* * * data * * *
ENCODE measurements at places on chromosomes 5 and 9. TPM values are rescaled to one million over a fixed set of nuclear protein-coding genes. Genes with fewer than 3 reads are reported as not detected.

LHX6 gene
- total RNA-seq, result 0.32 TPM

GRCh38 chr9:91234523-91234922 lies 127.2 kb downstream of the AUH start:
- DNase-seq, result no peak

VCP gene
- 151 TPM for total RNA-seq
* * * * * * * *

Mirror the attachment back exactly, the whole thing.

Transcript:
ENCODE measurements at places on chromosomes 5 and 9. TPM values are rescaled to one million over a fixed set of nuclear protein-coding genes. Genes with fewer than 3 reads are reported as not detected.

LHX6 gene
- total RNA-seq, result 0.32 TPM

GRCh38 chr9:91234523-91234922 lies 127.2 kb downstream of the AUH start:
- DNase-seq, result no peak

VCP gene
- 151 TPM for total RNA-seq